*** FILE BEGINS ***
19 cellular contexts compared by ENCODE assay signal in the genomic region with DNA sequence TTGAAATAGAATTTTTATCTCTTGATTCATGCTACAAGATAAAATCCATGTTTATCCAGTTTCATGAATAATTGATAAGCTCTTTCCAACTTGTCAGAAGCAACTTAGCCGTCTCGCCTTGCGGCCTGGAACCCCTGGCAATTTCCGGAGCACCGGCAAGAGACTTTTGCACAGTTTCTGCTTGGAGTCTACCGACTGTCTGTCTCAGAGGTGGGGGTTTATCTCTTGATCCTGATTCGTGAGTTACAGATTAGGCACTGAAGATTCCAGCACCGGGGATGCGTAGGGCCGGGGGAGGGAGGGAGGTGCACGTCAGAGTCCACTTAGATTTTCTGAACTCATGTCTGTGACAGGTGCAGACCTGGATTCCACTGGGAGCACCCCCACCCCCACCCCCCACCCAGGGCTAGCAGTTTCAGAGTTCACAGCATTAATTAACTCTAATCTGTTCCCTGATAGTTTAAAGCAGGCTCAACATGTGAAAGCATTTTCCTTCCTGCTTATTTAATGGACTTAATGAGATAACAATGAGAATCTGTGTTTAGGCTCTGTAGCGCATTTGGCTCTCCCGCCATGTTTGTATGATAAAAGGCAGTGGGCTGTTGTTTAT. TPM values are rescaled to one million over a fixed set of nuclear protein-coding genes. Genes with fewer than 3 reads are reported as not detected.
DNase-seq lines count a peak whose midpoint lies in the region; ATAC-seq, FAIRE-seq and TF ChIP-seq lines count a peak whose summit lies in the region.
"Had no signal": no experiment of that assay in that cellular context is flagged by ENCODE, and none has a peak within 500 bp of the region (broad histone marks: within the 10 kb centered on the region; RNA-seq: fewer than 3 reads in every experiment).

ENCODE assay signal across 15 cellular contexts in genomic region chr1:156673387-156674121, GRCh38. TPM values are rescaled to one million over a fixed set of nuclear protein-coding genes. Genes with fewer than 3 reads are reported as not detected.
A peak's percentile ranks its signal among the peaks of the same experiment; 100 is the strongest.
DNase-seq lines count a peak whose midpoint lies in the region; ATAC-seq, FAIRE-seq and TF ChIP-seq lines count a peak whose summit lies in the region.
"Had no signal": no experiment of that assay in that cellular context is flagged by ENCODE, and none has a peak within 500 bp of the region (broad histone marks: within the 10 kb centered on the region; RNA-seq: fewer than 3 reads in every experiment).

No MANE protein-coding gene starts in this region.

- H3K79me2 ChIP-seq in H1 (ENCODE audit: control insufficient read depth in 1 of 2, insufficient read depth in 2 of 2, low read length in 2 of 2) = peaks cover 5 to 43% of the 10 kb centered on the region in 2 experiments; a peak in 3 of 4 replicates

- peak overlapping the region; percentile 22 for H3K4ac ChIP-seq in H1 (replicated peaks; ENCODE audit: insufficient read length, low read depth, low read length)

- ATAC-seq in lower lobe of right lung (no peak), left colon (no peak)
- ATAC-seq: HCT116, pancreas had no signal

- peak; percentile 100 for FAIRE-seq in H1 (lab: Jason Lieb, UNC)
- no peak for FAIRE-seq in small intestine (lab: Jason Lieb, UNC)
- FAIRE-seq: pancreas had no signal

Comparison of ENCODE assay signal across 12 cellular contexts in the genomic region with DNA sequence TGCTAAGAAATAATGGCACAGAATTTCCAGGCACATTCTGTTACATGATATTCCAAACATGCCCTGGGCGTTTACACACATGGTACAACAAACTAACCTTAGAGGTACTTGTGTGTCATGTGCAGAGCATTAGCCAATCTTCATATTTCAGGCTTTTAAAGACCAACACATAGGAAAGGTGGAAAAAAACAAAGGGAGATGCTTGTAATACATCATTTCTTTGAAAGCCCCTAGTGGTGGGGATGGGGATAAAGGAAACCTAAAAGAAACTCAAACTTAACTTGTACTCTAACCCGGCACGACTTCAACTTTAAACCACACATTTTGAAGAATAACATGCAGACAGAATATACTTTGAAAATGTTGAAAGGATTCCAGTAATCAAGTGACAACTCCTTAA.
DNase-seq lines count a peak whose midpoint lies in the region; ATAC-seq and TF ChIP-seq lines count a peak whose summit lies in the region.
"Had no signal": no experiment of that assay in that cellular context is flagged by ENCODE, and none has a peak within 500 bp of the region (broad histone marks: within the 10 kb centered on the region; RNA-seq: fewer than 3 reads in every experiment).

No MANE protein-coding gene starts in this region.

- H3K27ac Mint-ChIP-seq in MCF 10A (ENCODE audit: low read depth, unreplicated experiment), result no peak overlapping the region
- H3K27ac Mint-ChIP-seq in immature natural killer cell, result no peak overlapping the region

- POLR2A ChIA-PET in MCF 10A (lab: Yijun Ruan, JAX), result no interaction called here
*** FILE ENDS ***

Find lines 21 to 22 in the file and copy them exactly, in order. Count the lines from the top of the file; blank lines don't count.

- H3K27ac Mint-ChIP-seq in immature natural killer cell, result no peak overlapping the region

- POLR2A ChIA-PET in MCF 10A (lab: Yijun Ruan, JAX), result no interaction called here